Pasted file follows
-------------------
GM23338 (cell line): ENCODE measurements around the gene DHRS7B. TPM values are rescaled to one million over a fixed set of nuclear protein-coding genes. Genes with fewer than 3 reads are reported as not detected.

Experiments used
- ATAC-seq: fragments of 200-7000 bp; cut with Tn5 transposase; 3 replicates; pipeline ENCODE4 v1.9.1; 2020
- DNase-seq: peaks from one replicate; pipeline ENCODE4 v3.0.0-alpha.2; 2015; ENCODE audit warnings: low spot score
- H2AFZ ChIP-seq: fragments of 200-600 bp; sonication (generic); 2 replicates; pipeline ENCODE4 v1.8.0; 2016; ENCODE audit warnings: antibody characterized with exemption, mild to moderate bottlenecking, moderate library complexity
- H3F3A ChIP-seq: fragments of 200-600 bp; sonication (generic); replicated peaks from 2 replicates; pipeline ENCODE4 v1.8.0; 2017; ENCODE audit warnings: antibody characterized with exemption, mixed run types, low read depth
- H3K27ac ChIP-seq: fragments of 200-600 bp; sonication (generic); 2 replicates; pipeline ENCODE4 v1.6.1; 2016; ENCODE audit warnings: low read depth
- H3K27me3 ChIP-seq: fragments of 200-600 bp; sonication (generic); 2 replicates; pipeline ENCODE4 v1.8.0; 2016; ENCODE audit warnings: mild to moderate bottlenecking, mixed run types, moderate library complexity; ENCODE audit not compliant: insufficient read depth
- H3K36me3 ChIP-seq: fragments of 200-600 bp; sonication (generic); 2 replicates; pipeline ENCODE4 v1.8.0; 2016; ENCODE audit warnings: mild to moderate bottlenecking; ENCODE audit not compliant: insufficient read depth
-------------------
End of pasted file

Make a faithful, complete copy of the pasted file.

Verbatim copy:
GM23338 (cell line): ENCODE measurements around the gene DHRS7B. TPM values are rescaled to one million over a fixed set of nuclear protein-coding genes. Genes with fewer than 3 reads are reported as not detected.

Experiments used
- ATAC-seq: fragments of 200-7000 bp; cut with Tn5 transposase; 3 replicates; pipeline ENCODE4 v1.9.1; 2020
- DNase-seq: peaks from one replicate; pipeline ENCODE4 v3.0.0-alpha.2; 2015; ENCODE audit warnings: low spot score
- H2AFZ ChIP-seq: fragments of 200-600 bp; sonication (generic); 2 replicates; pipeline ENCODE4 v1.8.0; 2016; ENCODE audit warnings: antibody characterized with exemption, mild to moderate bottlenecking, moderate library complexity
- H3F3A ChIP-seq: fragments of 200-600 bp; sonication (generic); replicated peaks from 2 replicates; pipeline ENCODE4 v1.8.0; 2017; ENCODE audit warnings: antibody characterized with exemption, mixed run types, low read depth
- H3K27ac ChIP-seq: fragments of 200-600 bp; sonication (generic); 2 replicates; pipeline ENCODE4 v1.6.1; 2016; ENCODE audit warnings: low read depth
- H3K27me3 ChIP-seq: fragments of 200-600 bp; sonication (generic); 2 replicates; pipeline ENCODE4 v1.8.0; 2016; ENCODE audit warnings: mild to moderate bottlenecking, mixed run types, moderate library complexity; ENCODE audit not compliant: insufficient read depth
- H3K36me3 ChIP-seq: fragments of 200-600 bp; sonication (generic); 2 replicates; pipeline ENCODE4 v1.8.0; 2016; ENCODE audit warnings: mild to moderate bottlenecking; ENCODE audit not compliant: insufficient read depth